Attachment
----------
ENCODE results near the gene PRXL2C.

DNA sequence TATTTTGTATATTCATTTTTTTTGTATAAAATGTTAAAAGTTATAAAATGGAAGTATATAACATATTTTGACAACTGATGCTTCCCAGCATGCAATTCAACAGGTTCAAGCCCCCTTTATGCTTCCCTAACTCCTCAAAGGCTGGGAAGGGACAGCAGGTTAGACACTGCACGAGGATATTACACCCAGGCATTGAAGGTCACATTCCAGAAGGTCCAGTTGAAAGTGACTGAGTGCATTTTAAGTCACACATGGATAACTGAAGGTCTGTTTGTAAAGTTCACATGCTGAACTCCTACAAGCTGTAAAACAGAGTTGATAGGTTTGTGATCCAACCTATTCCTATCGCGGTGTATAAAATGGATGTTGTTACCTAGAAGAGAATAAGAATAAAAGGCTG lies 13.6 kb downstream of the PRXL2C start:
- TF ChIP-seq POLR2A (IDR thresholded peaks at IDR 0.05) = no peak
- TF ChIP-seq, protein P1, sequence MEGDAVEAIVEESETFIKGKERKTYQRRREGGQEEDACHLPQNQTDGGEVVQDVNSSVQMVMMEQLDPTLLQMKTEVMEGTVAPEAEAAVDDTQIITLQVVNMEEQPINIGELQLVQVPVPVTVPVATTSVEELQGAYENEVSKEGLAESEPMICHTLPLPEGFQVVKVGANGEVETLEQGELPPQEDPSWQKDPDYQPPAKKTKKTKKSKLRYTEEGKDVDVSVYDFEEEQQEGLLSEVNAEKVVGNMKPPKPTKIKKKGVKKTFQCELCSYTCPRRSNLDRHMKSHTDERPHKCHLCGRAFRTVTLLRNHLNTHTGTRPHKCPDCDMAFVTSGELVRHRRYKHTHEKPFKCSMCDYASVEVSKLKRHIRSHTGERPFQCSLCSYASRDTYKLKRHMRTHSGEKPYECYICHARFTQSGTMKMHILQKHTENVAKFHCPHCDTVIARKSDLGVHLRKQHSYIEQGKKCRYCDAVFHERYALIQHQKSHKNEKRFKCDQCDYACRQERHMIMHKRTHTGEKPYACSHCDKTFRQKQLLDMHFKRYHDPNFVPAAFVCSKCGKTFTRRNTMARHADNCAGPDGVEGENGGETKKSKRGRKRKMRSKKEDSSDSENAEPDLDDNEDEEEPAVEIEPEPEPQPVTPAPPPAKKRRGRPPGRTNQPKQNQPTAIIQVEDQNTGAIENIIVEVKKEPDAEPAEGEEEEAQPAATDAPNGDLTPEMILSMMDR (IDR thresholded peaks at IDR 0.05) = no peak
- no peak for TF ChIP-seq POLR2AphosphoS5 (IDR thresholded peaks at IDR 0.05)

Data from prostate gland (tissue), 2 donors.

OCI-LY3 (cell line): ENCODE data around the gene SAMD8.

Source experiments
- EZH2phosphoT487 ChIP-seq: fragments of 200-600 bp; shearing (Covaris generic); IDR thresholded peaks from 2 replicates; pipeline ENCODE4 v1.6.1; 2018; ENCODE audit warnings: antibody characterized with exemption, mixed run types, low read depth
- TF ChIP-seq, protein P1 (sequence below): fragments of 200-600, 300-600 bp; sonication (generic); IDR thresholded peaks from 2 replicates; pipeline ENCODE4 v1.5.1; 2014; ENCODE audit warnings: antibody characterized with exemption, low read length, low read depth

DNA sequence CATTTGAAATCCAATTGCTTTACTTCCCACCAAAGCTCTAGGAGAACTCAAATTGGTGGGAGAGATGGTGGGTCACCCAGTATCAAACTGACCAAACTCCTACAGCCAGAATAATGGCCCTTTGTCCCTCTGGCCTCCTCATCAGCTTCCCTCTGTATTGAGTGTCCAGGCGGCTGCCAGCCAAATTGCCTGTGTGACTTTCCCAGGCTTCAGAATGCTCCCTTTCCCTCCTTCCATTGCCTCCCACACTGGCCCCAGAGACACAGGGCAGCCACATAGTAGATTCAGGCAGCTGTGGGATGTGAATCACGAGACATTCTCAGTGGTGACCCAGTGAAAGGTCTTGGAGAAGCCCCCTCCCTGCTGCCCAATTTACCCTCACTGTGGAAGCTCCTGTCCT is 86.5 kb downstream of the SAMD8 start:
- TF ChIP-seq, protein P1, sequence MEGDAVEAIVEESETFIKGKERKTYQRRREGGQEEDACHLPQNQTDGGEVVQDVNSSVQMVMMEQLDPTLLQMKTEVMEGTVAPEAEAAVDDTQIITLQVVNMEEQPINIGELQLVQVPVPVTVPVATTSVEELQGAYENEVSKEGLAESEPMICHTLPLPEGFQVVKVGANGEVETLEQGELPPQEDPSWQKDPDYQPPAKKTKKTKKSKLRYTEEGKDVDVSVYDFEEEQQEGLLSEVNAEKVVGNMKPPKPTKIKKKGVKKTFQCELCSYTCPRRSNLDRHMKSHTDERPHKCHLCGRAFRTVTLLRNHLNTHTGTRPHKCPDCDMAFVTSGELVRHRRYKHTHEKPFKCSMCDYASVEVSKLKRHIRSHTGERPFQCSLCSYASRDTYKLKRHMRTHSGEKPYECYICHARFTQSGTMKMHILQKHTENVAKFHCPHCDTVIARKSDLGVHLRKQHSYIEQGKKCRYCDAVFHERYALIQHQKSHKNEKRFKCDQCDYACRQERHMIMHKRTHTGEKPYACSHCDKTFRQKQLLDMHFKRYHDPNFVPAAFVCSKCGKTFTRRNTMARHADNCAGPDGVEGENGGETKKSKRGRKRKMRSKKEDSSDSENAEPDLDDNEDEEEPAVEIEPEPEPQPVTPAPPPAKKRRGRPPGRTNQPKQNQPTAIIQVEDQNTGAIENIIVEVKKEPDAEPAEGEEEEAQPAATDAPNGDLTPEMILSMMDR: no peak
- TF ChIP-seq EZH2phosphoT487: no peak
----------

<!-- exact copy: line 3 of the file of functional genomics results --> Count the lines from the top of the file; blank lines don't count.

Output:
- TF ChIP-seq POLR2A (IDR thresholded peaks at IDR 0.05) = no peak